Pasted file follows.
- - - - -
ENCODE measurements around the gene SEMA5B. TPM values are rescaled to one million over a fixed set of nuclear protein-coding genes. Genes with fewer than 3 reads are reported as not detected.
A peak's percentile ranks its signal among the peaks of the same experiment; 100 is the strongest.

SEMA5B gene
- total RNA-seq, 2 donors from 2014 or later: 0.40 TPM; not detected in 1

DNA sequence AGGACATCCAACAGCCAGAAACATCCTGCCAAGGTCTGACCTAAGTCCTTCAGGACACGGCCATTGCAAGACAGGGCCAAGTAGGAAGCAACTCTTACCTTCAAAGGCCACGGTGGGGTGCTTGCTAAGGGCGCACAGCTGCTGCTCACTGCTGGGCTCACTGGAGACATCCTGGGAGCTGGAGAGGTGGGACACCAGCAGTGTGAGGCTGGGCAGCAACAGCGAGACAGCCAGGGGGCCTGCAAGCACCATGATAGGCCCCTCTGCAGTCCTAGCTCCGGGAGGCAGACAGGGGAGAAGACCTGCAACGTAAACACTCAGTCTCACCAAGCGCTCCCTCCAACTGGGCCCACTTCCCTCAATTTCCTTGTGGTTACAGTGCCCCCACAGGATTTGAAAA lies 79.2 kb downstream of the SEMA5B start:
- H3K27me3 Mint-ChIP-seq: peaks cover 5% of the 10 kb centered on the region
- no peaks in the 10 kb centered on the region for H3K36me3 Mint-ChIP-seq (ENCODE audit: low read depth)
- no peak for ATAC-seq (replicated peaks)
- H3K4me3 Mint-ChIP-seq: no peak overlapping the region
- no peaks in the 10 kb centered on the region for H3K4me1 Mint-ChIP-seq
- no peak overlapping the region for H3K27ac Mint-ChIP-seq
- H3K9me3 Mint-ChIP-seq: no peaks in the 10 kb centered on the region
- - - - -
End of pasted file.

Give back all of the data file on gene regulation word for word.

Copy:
ENCODE measurements around the gene SEMA5B. TPM values are rescaled to one million over a fixed set of nuclear protein-coding genes. Genes with fewer than 3 reads are reported as not detected.
A peak's percentile ranks its signal among the peaks of the same experiment; 100 is the strongest.

SEMA5B gene
- total RNA-seq, 2 donors from 2014 or later: 0.40 TPM; not detected in 1

DNA sequence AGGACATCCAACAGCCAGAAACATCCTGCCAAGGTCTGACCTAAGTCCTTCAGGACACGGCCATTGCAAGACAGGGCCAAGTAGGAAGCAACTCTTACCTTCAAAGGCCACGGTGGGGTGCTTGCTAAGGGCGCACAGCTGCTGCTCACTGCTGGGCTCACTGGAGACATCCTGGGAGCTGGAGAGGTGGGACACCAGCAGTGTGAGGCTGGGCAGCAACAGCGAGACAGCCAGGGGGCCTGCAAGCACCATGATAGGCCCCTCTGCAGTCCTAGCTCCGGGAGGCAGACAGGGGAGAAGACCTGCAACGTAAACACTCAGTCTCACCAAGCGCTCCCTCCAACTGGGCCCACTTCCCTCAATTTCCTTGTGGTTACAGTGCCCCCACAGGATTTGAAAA lies 79.2 kb downstream of the SEMA5B start:
- H3K27me3 Mint-ChIP-seq: peaks cover 5% of the 10 kb centered on the region
- no peaks in the 10 kb centered on the region for H3K36me3 Mint-ChIP-seq (ENCODE audit: low read depth)
- no peak for ATAC-seq (replicated peaks)
- H3K4me3 Mint-ChIP-seq: no peak overlapping the region
- no peaks in the 10 kb centered on the region for H3K4me1 Mint-ChIP-seq
- no peak overlapping the region for H3K27ac Mint-ChIP-seq
- H3K9me3 Mint-ChIP-seq: no peaks in the 10 kb centered on the region